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Dwight Howard‘s tremendous offensive improvement might be one of the underreported stories of the 2010/11 NBA season. In his seventh professional season, Howard has set career highs in usage rate (27.4 percent of the Orlando Magic‘s possessions end with a Howard shot attempt, trip to the foul line, or turnover) and per-game scoring (22.1, tenth in the league) without seeing a meaningful drop-off in efficiency. His 61.8 percent True Shooting mark ranks him sixth in the league, and Paul Pierce is the only one of those players who approaches Howard’s scoring volume. He’s also trimmed his turnover rate despite the increased offensive responsibilities. Anyone still criticizing him for lacking a refined offensive game simply isn’t paying attention. […]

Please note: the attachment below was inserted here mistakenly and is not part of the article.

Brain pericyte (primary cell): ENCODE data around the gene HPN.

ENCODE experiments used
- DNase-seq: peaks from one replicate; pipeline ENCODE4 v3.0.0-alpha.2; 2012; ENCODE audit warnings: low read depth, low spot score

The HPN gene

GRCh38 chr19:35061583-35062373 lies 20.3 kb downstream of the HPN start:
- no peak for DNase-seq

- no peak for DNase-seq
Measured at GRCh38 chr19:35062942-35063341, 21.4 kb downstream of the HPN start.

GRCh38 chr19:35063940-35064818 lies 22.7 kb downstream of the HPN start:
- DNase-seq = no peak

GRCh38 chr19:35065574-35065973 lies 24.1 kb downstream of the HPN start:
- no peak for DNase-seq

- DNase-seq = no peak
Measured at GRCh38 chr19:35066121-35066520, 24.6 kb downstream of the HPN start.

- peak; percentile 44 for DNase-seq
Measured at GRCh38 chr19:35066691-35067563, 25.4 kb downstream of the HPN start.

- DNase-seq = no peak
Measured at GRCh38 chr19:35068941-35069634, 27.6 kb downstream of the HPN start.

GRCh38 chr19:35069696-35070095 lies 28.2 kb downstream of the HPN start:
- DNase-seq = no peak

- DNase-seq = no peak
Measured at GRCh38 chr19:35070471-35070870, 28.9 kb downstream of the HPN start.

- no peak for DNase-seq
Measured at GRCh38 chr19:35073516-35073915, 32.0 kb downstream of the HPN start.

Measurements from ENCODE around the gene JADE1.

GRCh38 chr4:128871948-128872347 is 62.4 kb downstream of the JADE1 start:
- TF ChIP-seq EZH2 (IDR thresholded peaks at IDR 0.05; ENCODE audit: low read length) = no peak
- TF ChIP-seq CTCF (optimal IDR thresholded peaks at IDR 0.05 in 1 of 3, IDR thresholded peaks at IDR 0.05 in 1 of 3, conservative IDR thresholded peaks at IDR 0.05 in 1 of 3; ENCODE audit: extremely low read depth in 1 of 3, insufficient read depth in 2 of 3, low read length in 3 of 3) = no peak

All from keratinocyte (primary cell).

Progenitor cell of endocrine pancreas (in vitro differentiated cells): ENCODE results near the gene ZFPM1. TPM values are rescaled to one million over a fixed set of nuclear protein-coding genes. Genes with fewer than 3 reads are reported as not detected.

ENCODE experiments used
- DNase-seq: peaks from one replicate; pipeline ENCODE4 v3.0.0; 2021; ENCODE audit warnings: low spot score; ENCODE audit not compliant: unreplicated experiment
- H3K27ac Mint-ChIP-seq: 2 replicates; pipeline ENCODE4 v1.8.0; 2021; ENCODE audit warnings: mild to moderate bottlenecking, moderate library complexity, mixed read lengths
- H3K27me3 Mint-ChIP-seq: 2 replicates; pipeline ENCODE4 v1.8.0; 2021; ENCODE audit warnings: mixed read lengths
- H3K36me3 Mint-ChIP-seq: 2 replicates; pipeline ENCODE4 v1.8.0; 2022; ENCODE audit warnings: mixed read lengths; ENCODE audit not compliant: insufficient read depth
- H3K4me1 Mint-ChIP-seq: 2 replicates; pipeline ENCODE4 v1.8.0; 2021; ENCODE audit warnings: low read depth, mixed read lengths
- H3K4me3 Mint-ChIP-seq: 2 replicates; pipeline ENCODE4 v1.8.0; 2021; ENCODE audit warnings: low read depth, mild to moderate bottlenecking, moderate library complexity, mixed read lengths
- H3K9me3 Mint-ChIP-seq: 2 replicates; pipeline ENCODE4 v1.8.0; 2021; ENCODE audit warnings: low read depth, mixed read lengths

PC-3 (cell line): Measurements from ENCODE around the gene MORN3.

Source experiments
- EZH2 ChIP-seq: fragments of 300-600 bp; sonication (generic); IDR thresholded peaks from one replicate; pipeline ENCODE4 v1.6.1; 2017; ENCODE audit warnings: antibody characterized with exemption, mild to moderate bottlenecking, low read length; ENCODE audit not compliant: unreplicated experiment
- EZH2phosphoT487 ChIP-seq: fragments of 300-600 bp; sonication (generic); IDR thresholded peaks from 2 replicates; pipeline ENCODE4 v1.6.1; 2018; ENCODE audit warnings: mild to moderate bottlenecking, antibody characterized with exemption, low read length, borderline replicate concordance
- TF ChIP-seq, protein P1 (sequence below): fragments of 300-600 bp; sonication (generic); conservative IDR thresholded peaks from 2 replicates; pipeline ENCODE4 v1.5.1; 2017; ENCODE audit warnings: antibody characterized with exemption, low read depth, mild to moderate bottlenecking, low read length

Despite these improvements, opposing defenses will continue to concede the jumper to Howard, given that he connects on all other two-point shots at 58.7 percent. The issue for the rest of the league is that few players can consistently muscle Howard out of the painted area.
I believe Howard’s gone about refining his jumper the right way: he’s improved it to a reasonable degree without compromising his volume of higher-percentage shots closer to the goal. The jumper is simply a tool he can use when he absolutely has to.
There’s been a lot of chatter surrounding Dwight Howard’s improvements on offense.
If there’s anything that’s stood out the most from Howard’s expanded repertoire this season, it’s his ability to make mid-range jumpers with regularity.